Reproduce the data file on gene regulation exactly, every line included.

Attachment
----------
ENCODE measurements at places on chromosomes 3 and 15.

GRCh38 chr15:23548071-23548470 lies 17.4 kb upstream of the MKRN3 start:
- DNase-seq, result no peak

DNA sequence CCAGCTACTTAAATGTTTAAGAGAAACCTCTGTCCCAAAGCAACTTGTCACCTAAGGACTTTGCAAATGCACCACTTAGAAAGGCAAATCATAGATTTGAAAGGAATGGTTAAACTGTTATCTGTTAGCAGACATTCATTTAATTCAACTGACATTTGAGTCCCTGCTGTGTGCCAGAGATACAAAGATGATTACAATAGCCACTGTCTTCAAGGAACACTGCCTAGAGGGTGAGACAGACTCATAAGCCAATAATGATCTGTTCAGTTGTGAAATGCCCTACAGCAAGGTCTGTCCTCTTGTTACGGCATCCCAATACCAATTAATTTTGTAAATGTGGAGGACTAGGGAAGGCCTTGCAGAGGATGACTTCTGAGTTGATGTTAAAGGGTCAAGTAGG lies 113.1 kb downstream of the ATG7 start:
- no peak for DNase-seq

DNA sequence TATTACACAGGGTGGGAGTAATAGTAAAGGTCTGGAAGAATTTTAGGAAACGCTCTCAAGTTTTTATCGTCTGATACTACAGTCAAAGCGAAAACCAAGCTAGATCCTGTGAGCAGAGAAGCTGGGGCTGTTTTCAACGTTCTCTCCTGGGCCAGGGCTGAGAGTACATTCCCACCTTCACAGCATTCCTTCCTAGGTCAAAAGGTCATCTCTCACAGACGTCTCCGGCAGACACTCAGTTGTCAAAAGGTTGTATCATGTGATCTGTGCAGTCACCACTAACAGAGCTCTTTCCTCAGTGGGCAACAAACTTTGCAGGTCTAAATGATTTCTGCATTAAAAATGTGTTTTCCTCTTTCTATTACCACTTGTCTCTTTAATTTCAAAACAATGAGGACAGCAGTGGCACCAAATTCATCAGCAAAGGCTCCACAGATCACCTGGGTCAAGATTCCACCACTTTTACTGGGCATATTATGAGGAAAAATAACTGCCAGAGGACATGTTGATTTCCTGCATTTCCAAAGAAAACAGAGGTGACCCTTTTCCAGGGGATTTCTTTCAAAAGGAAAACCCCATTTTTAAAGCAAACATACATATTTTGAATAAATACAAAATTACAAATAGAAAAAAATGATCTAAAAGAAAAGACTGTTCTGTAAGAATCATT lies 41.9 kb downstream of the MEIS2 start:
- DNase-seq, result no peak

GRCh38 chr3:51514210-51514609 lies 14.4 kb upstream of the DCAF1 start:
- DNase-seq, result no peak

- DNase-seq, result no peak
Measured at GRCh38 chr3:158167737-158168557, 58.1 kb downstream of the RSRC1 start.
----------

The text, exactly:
ENCODE measurements at places on chromosomes 3 and 15.

GRCh38 chr15:23548071-23548470 lies 17.4 kb upstream of the MKRN3 start:
- DNase-seq, result no peak

DNA sequence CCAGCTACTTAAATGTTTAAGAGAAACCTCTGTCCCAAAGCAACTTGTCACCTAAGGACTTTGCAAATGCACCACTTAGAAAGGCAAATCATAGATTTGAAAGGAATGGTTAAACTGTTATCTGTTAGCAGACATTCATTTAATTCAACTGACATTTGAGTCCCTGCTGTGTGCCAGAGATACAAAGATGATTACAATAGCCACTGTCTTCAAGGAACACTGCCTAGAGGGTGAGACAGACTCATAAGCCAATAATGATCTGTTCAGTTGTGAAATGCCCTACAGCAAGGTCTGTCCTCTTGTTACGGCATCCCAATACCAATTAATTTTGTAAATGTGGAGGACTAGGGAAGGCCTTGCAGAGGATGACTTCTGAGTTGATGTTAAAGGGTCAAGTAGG lies 113.1 kb downstream of the ATG7 start:
- no peak for DNase-seq

DNA sequence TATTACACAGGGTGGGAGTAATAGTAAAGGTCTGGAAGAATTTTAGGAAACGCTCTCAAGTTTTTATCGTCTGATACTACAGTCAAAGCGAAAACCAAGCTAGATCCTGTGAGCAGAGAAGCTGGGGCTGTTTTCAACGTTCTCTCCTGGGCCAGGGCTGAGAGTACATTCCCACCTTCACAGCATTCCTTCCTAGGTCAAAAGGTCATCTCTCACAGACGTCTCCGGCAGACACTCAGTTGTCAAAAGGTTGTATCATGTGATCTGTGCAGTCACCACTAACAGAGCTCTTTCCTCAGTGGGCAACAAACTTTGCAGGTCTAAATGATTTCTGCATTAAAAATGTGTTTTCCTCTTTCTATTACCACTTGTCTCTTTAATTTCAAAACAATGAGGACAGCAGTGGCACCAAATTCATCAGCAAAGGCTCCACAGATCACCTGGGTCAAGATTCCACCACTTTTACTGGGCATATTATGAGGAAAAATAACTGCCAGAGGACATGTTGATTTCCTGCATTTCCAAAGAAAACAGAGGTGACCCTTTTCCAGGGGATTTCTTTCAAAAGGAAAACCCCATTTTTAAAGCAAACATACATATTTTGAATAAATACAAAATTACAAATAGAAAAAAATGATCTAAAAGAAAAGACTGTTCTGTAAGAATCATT lies 41.9 kb downstream of the MEIS2 start:
- DNase-seq, result no peak

GRCh38 chr3:51514210-51514609 lies 14.4 kb upstream of the DCAF1 start:
- DNase-seq, result no peak

- DNase-seq, result no peak
Measured at GRCh38 chr3:158167737-158168557, 58.1 kb downstream of the RSRC1 start.